What is a Story Quadrant?
Dedicated writers often want to know how characters, specifically the protagonist, change throughout a story, so they can create compelling arcs that will grab and keep the reader’s attention. Typically, storytellers outline a basic plot that can force a change based on their personal instincts, rather than masterwork examples based on story quadrants.
At Story Grid, we understand the importance of creating compelling character arcs, but it is also important to define those arcs before we begin writing our story.
That’s why we divide the whole story into four parts called quadrants. Quadrants establish the mindset of a character, or avatar, and how that changes over the course of a story. This is useful because we can use our understanding of an avatar’s perspective to determine the SCENES that will build a captivating story.
A quadrant is a unit of story that demonstrates the stages of development for an avatar through their ability to adapt to change in the global CONTEXT. Quadrant One includes the INCITING INCIDENT of the global story. Quadrant Two contains the global TURNING POINT PROGRESSIVE COMPLICATION. These first two quadrants generate excitement and intrigue for the SINGLE AUDIENCE MEMBER or SAM. Quadrant Three includes the global CRISIS, which in addition to creating excitement and intrigue, brings SAM to catharsis. Quadrant Four contains the CLIMAX and RESOLUTION of the story and resolves the universal meaning of the catharsis for SAM.
Quadrants are not the whole story, but four parts that make up the global story. They are also different from SEQUENCES, which demonstrate a change in the stakes as an AVATAR pursues their OBJECT OF DESIRE.
Each quadrant demonstrates the protagonist’s perception or approach to the story’s global conflict. As the AVATAR (or character) recognizes a problem, they must generate a strategy to deal with the problem and then implement it through their ON THE SURFACE actions. The insights the avatar gains from the reaction of the source of conflict, or antagonist, permanently changes them, and they repeat the process of engaging with the conflict.
Quadrants are built from two to six SEQUENCES. The alteration in sequence stakes culminates in a larger shift that forces the protagonist to change the way they approach the problem caused by the global inciting incident. Quadrants conform to the FIVE COMMANDMENTS OF STORYTELLING. Those five scenes within each of the four quadrants combine to form the 20 SKELETAL SCENES and the global story.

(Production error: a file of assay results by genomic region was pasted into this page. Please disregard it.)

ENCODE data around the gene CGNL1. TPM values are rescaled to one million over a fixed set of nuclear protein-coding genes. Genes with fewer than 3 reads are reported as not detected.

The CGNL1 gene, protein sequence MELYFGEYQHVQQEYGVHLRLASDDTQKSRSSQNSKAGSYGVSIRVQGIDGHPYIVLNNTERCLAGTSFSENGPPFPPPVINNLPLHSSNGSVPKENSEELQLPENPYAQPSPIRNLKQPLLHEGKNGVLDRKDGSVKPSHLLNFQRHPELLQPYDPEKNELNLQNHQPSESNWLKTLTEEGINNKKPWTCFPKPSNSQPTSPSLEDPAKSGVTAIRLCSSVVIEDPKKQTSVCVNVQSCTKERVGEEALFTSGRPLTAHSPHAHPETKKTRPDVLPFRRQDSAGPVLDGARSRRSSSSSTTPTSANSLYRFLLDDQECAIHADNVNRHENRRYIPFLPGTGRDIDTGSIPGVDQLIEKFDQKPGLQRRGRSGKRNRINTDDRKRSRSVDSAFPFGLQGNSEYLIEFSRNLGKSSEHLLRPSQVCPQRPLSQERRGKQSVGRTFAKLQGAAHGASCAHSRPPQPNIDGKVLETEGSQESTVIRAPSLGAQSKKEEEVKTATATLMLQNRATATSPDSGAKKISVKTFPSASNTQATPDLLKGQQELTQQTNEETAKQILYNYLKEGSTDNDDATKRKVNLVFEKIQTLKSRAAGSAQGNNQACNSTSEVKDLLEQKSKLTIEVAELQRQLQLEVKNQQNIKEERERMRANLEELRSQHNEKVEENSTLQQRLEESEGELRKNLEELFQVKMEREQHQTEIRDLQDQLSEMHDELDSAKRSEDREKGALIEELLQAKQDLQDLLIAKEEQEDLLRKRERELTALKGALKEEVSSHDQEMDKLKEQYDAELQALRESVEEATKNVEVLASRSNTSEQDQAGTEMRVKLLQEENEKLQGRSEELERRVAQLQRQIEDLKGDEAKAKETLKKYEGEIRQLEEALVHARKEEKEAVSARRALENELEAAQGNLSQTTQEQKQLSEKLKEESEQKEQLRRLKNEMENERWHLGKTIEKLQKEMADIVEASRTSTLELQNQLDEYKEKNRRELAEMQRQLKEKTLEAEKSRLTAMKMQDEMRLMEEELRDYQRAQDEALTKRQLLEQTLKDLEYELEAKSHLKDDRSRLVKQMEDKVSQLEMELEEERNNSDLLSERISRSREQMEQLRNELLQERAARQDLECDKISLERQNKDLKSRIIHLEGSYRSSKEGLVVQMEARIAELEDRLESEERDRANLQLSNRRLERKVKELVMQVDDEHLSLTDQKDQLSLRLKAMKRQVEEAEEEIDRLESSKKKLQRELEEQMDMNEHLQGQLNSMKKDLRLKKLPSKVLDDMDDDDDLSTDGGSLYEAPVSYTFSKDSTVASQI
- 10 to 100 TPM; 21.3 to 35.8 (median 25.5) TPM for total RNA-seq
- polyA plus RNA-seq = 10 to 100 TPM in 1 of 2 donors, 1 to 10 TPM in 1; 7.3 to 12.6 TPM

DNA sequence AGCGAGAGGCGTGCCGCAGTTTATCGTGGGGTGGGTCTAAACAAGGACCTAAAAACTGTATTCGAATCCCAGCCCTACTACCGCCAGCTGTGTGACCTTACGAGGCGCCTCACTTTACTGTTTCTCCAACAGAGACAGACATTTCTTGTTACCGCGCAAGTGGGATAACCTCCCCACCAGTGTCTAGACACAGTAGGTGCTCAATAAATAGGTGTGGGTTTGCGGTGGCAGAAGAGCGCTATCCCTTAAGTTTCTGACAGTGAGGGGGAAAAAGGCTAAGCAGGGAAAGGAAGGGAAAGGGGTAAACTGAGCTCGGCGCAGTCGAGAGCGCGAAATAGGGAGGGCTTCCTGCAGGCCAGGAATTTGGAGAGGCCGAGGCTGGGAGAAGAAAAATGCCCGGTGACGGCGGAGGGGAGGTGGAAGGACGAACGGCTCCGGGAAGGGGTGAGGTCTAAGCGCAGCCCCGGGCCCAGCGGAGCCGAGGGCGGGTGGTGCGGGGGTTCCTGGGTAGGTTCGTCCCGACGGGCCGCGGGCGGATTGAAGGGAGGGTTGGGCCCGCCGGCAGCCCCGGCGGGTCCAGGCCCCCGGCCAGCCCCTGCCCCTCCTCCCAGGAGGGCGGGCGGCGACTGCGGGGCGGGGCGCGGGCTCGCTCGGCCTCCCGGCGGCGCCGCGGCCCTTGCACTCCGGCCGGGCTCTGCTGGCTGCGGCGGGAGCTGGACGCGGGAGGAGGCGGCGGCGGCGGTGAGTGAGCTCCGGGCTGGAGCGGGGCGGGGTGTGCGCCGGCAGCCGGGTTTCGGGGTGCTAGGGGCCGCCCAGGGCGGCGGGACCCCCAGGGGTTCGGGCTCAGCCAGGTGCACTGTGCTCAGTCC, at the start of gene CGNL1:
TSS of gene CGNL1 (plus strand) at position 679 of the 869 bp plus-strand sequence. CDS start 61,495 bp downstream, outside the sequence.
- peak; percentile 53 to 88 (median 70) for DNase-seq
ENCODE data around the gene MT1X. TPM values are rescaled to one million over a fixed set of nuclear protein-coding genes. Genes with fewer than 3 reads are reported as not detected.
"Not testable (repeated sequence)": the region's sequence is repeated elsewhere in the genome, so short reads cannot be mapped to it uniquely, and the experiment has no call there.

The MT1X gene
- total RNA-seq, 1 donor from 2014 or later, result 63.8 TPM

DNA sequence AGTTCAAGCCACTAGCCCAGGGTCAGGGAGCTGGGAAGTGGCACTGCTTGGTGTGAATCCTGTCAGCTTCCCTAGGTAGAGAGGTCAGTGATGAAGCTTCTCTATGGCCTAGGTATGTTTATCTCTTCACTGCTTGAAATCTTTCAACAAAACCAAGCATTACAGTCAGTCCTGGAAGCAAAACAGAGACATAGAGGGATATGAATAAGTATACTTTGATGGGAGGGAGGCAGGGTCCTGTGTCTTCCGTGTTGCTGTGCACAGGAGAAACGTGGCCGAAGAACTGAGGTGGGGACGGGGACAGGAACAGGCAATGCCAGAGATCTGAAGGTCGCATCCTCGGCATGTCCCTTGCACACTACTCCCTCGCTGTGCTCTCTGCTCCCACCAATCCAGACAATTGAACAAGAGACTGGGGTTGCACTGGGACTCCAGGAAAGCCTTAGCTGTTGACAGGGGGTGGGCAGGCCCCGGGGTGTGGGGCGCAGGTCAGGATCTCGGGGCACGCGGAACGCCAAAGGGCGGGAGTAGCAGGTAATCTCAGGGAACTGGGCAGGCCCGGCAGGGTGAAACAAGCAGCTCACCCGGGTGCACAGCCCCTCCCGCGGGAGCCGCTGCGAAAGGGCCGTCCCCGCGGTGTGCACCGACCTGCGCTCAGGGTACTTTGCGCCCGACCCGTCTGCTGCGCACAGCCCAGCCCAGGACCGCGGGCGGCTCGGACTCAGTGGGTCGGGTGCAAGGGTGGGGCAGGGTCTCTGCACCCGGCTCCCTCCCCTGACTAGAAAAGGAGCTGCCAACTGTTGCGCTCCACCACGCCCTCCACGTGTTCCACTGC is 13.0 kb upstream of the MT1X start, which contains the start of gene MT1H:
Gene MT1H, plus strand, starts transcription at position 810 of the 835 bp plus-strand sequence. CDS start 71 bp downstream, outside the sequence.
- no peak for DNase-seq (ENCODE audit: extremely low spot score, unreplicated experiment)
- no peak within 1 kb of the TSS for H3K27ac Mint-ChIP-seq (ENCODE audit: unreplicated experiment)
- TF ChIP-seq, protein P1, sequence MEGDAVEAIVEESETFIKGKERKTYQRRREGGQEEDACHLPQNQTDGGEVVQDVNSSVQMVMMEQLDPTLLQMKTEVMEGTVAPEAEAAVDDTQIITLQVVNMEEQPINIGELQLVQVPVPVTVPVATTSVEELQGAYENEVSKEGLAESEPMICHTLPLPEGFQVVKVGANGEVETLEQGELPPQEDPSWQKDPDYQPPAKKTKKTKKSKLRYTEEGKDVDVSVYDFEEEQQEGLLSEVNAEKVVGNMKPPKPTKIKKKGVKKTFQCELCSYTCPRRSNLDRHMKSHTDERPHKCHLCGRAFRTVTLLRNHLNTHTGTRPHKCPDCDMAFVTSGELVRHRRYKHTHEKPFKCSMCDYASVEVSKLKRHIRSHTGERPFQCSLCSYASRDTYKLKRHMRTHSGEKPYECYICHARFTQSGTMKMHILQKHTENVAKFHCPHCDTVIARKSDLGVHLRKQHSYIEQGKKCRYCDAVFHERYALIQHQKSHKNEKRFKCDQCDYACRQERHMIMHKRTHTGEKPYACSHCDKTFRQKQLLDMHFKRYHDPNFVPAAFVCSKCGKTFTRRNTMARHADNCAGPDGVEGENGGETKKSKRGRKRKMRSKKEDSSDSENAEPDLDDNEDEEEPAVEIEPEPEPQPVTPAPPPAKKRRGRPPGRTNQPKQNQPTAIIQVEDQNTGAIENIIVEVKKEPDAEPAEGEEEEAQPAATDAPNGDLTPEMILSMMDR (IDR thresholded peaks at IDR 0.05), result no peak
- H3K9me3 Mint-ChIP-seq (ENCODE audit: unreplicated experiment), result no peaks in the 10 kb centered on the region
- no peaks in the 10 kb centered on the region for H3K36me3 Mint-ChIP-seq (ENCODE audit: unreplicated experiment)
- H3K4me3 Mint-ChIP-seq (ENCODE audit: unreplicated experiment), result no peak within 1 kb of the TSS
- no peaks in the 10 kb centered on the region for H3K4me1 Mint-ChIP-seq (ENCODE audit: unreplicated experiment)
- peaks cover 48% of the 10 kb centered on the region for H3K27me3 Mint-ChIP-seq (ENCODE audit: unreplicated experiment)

- Quadrant 1. The protagonist is incited to engage with the global problem and applies good practices. They might choose to engage and solve the problem or be forced to continue engaging by an external factor they do not control.
- Quadrant 2. The protagonist engages as if the problem can be solved with a fix it and forget it mission and applies best practices. Their current framework breaks as their initial strategy either fails to resolve the problem or fixes the immediate problem but has unintended consequences.
- Quadrant 3. The protagonist reckons with the uncertainty that they might never know how to solve the global problem and applies novel practices. They start to form a new mental framework based on this realization to help solve the problem despite the uncertainty.
- Quadrant 4. By applying the new mental framework to the problem, the protagonist applies emergent practices and discovers that sacrifice is required to solve the problem. They choose a need over a want or visa versa to resolve the global inciting incident.
What are the Key Features of a Story Quadrant?
- Goals and Practices. The protagonist pursues their global OBJECTS OF DESIRE through their ESSENTIAL TACTIC while applying different practices in each quadrant.
- Change. The change in a quadrant occurs when the protagonist chooses to engage with the global problem in a different way.
- FIVE COMMANDMENTS OF STORYTELLING. The Five Commandments of Storytelling are five universal structural components that exist within every UNIT OF STORY. At the quadrant level, they work together to communicate changes in the protagonist’s cognitive frame or worldview.
What are the Benefits of Using Quadrants?
When we apply the framework created by the four quadrants, we can create compelling avatars that experience growth that compels the audience to continue reading and leaves them feeling deeply impacted.
Example of a Story Quadrant
Quadrant 2 of The Hobbit by J. R. R. Tolkien
Quadrant Event Synthesis
Bilbo reaches the point of no return after the dwarves have abandoned him when he decides to return to them despite the fact that this means embracing his status as a thief within the party.
The Five Commandments of the Quadrant
Inciting Incident: Thorin sends Bilbo into a dangerous confrontation with nasty trolls who capture the party, but Gandalf arrives to save the day.
Turning Point Progressive Complication: While fleeing the goblins, the dwarves drop Bilbo and leave him in the dark tunnels.
Crisis: Should Bilbo try to make it on his own, or should he try to find the dwarves?
Climax: After Bilbo outsmarts Gollum and escapes the goblins with Gollum’s ring, Bilbo sets out to find the dwarves.
Resolution: Bilbo catches up with his crew, but he’s now more powerful than they are (except for Gandalf). He’s not the same Bilbo. He’s become who he was pretending to be, a thief. Gandalf then leaves the party in Bilbo’s hands.
Additional Quadrant Resources:
- Story Grid: What Good Editors Know by Shawn Coyne
- Story Grid 101: The Five First Principles of the Story Grid Methodology by Shawn Coyne
- Masterwork Spec Sheet: Introducing the Genre Blueprint Spreadsheet
- Heroic Journey 2.0 Quadrant Infographic
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